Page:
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David Weaver, Louis Pobereskin and John A. Jane

✓ Two cases of traumatic epidural hematomas are presented. Both patients were minimally symptomatic, and neither required surgical intervention. It is suggested that the use of computerized tomography in head trauma will reveal a new class of epidural hematoma patients who may be treated conservatively.

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Louis F. D'Amelio, David J. Musser and Michael Rhodes

✓ A unique case of bilateral compressive injury of the femoral nerves is reported in a 19-year-old man. Traumatic femoral nerve neuropathy following operative injury, penetrating injury, anticoagulant therapy with hemorrhage, and stretch injury has been described previously, and the literature concerning this unusual clinical problem is reviewed. Bilateral traumatic femoral nerve neuropathy resulting from compressive injury has not been previously reported.

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Stephen B. Tatter, Lawrence F. Borges and David N. Louis

✓ Central neurocytoma is a neuronal neoplasm that occurs supratentorially in the lateral or third ventricles. The authors report the clinical, neuroradiological, and neuropathological features of two neurocytomas arising in the spinal cord of two men, aged 65 and 49 years. The patients presented with progressive neurological deficits referable to the cervical spinal cord. Magnetic resonance imaging revealed isodense intramedullary spinal cord tumors at the C3–4 level. Both tumors were initially misdiagnosed as gliomas. In Case 1 the correct diagnosis was made after electron microscopy revealed neuronal features. Immunostaining in Case 2 revealed that tumor cells were positive for synaptophysin and negative for glial fibrillary acidic protein, strongly indicating a neuronal tumor. It is suggested that this spinal cord neoplasm be included under the designation “central neurocytoma.”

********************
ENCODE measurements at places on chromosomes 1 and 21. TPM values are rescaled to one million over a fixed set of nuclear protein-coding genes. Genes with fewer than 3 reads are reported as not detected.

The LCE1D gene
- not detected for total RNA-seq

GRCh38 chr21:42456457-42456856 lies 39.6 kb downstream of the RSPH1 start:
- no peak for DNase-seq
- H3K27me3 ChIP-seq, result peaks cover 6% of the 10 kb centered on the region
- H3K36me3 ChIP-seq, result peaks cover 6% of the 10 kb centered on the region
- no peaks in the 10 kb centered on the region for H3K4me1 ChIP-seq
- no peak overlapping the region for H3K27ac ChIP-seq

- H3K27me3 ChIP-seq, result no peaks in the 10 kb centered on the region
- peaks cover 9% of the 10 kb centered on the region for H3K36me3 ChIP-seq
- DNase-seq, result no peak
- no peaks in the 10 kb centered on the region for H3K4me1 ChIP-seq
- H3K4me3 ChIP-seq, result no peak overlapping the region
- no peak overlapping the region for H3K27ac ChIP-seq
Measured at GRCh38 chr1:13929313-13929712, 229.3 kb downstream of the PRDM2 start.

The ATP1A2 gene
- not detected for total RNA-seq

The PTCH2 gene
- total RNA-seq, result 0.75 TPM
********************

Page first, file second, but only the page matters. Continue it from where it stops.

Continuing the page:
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David N. Louis, Allan J. Hamilton, Raymond A. Sobel and Robert G. Ojemann

✓ A sphenoid-wing meningioma in a 60-year-old woman was accompanied by elevated serum carcinoembryonic antigen (CEA) levels, which returned to normal after removal of the tumor. Light microscopic examination revealed a secretory meningioma containing numerous pseudopsammoma bodies and a prominent vascular pattern. Immunohistochemical analysis showed the tumor cells and pseudopsammoma bodies to be CEA-positive. This case illustrates the possibility that secretory meningioma may be associated with clinically detectable secretion of CEA. The report also documents the rare occurrence of elevated serum CEA in a primary benign intracranial tumor.

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Edward R. Smith, Mark Ott, John Wain, David N. Louis and E. Antonio Chiocca